“You don’t have to be traveling to write a travel journal.” A wise friend told me a few days ago. I was lamenting the fact that we weren’t planning a grand trip anywhere. We were just thinking about a mid-summer jaunt north. “So,” she said, “why not write about that dream, those plans…” I hadn’t realized that I could do that. I mean, I could write about our trip BEFORE we actually set off. Come to think of it, I could even post- journal! Ok, here we go…

Journaling about plans sounds awfully dull, though doesn’t it? I thought I’d take some time and write the why’s, how’s and expectations of our journey instead. That sounds more interesting, doesn’t it? So, I got out a nifty book and began to write. I found out that journaling this way set me up for a new adventure to write about.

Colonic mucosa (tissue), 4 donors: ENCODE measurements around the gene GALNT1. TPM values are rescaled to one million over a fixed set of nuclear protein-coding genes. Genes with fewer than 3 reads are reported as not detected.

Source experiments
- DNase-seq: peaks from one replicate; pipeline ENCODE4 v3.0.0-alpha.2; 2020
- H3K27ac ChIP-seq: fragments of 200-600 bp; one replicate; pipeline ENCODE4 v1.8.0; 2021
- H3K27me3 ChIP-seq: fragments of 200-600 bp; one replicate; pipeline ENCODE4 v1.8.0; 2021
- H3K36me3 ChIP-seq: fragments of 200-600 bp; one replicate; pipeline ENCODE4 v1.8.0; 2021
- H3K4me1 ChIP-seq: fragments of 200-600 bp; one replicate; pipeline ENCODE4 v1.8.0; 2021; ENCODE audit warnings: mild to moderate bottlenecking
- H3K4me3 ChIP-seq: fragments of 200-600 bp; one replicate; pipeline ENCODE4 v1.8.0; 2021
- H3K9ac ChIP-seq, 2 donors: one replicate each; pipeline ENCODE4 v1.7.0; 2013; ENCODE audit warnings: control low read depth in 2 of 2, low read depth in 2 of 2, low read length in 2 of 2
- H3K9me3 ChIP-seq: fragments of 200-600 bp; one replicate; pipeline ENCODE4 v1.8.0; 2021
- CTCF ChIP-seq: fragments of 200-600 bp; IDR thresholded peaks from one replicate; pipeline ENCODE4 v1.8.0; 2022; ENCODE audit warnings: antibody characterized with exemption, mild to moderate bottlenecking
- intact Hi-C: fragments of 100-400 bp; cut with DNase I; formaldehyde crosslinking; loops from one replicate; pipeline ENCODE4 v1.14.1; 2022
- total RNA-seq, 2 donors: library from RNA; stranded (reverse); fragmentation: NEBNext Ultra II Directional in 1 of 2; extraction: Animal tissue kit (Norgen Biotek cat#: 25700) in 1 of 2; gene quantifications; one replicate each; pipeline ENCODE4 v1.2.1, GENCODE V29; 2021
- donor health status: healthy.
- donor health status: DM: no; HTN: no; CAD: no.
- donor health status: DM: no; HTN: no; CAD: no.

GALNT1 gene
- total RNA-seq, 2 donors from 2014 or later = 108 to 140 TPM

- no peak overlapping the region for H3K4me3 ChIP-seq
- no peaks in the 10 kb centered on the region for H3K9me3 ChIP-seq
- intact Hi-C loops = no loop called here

During our trip, I wrote every day, although not in the strictest sense. I wrote while waiting for a meal in a restaurant, before we turned out the lights for the night, waiting for the fish to bite. I wrote about the places we went, the people we met, what different food we ate (how it smelled, different tastes and the name and address of the restaurants – in case we wanted to visit again!

After we came back, I wrote in a special section of the journal, about how I felt to be home again. Did the familiar surroundings look different? Have you ever visited your old school and marveled that the desks look so small? How did I feel about the places we visited and the people we met? Would I go again?

‘Til then,

~Sallie

Why write a Travel Journal?

Dear Fellow Journalers,